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Veterans Day

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Origins

In 1921, an unknown World War I American soldier was buried in Arlington National Cemetery. Similar ceremonies occurred earlier in England and France, where an unknown soldier was buried in each nation's highest place of honor (in England, Westminster Abbey; in France, the Arc de Triomphe).

11/11/11

These memorial services all took place on November 11, the anniversary of the end of World War I at 11:00 a.m., November 11, 1918 (the 11th hour of the 11th day of the 11th month), which became known as Armistice Day.

Armistice Day Becomes Veterans Day

Armistice Day officially became a holiday in the United States in 1926, and a national holiday 12 years later. On June 1, 1954, the name was changed to Veterans Day to honor all U.S. veterans.

In 1968, new legislation changed the national commemoration of Veterans Day to the fourth Monday in October. It soon became apparent, however, that November 11 was a date of historic significance to many Americans. Therefore, in 1978 Congress returned the observance to its traditional date.

Tomb of the Unknowns

Official, national ceremonies for Veterans Day center around the Tomb of the Unknowns.

To honor these men, symbolic of all Americans who gave their lives in all wars, an Army honor guard, the 3d U.S. Infantry (The Old Guard), keeps day and night vigil.

At 11 a.m. on November 11, a combined color guard representing all military services executes "Present Arms" at the tomb. The nation's tribute to its war dead is symbolized by the laying of a presidential wreath and the playing of "Taps."

Unknown Soldier Identified

On Memorial Day (which honors U.S. service people who died in action) in 1958, two more unidentified American war dead, one from World War II and the other from the Korean War, were buried next the unknown soldier of World War I.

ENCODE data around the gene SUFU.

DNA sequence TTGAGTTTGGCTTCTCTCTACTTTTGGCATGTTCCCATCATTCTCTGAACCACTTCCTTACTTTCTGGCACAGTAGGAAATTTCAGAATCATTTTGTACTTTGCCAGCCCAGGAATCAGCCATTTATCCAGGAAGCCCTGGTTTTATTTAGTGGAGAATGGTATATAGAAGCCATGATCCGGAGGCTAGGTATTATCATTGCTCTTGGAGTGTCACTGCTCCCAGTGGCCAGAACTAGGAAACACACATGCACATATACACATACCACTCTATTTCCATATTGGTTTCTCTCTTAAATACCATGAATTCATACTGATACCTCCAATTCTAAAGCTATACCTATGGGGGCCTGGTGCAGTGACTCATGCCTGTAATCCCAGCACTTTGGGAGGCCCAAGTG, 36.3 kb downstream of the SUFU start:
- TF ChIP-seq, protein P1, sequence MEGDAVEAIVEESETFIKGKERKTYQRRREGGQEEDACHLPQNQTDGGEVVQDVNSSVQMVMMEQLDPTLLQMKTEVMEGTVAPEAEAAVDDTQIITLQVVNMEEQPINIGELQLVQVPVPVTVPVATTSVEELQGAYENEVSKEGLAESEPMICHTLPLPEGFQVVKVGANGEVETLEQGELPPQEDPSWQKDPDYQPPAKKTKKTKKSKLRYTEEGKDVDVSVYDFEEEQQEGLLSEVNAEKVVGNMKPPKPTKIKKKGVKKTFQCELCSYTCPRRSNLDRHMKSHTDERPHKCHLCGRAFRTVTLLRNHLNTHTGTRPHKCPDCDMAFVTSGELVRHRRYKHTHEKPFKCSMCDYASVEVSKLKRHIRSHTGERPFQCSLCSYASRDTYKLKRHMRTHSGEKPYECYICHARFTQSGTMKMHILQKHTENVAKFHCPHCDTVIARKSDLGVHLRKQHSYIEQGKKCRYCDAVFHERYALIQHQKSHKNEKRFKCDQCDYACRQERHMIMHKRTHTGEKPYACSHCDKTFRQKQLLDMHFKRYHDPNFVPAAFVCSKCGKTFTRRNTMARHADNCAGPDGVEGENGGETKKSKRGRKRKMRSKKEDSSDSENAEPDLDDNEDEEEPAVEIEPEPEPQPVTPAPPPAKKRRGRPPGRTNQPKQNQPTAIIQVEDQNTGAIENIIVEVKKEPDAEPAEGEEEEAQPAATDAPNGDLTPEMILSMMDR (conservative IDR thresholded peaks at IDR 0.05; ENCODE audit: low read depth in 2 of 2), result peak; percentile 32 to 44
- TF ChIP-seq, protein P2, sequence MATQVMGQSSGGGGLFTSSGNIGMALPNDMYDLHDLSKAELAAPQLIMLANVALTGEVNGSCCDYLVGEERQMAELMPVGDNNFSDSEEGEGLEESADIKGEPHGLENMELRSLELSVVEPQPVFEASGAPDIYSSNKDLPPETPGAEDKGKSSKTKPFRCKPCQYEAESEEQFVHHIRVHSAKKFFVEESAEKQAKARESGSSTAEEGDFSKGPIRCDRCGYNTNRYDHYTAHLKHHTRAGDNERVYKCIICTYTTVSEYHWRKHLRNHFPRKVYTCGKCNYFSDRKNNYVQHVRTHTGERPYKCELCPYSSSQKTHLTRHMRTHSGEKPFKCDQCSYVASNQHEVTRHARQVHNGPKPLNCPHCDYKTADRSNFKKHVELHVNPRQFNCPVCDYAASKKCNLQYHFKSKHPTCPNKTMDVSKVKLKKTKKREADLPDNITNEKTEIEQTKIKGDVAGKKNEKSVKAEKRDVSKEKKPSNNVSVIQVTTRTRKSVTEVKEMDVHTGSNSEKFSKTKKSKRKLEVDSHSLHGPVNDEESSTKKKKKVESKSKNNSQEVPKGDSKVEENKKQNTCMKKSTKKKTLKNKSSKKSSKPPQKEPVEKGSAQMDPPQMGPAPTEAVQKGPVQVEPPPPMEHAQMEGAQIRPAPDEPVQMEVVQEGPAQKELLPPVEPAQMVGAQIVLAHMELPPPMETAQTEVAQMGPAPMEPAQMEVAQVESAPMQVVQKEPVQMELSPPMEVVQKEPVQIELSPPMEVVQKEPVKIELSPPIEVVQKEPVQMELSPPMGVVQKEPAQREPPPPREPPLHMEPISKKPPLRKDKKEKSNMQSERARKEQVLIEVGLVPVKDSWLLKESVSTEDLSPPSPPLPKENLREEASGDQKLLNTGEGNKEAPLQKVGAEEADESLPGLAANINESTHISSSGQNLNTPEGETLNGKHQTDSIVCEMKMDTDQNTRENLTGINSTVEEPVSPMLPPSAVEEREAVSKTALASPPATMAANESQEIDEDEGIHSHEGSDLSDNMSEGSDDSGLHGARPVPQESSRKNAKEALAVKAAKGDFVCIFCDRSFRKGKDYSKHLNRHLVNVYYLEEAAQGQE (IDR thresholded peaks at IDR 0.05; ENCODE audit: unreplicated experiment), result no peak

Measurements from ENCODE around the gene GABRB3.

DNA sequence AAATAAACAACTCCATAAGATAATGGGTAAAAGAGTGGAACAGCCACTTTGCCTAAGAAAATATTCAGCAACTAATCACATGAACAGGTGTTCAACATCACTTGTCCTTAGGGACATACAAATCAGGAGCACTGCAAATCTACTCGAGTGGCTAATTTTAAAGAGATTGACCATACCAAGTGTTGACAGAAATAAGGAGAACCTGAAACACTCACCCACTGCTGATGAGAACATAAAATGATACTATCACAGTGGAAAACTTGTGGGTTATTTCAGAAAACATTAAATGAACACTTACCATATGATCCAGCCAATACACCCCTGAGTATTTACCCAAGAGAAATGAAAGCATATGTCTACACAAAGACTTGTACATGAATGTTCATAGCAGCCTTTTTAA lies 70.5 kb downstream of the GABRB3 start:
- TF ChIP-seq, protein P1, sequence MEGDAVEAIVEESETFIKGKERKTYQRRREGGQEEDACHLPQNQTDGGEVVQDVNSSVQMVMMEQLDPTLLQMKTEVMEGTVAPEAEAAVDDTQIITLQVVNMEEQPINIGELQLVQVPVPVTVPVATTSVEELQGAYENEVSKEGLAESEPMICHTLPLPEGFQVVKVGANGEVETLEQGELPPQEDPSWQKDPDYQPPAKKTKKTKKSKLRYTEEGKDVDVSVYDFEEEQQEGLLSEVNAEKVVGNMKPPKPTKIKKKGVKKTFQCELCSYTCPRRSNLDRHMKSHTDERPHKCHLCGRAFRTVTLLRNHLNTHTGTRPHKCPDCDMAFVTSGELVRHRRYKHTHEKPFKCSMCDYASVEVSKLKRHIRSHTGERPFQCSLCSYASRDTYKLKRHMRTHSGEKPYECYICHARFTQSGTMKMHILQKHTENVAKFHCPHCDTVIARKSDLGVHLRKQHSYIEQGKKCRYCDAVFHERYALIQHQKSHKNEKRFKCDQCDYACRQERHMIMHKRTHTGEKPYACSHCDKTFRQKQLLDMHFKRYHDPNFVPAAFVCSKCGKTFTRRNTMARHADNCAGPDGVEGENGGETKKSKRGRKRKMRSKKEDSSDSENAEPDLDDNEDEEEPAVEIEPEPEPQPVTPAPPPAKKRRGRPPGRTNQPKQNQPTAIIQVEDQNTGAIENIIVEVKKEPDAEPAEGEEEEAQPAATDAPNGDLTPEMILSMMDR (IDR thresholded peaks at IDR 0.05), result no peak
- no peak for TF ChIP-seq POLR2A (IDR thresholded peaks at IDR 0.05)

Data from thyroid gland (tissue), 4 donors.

A law was passed in 1973 providing interment of an unknown American from the Vietnam War, but because of the improved technology to identify the dead, it was not until 1984 that an unidentified soldier was buried in the tomb.

In 1998, however, the Vietnam soldier was identified through DNA tests as Michael Blassie, a 24-year-old Air Force pilot who was shot down in May of 1972 near the Cambodian border. His body was disinterred and reburied by his family in St. Louis, Missouri.
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This Day in History
1865: General William T. Sherman begins a march through the Carolinas.

1940: Hitler cancels an attack in the West due to bad weather and the capture of German attack plans in Belgium.

1942: Japans advance into Burma begins.

1944: The U.S. First and Third armies link up at Houffalize, effectively ending the Battle of the Bulge.

1944: Eisenhower assumes supreme command of the Allied Expeditionary Force in Europe.

1945: Adolf Hitler takes to his underground bunker, where he remains for 105 days until he commits suicide.

1952: Knowing the requirements of the Korean war firsthand, General Earle E. Partridge, former Fifth Air Force Commander, put the full resources of the USAF Air Research and Development Command into searching for ways to increase the performance of the F-86 Sabre during this period. This top-priority effort led to the improved wing design "F" model that entered service with the 51st Wing in August 1952. The aircrafts operating altitude increased to 52,000 feet and its maximum speed went to Mach 1.05. In addition, the F-86F could make tighter turns at high altitudes.

1964: President Johnson approves Oplan 34A, operations to be conducted by South Vietnamese forces supported by the United States to gather intelligence and conduct sabotage to destabilize the North Vietnamese regime.

1969: An agreement is reached in Paris for the opening of expanded peace talks. It was agreed that representatives of the United States, South Vietnam, North Vietnam, and the National Liberation Front would sit at a circular table without nameplates, flags or markings.

1990: In the wake of vicious fighting between Armenian and Azerbaijani forces in Azerbaijan, the Soviet government sends in 11,000 troops to quell the conflict.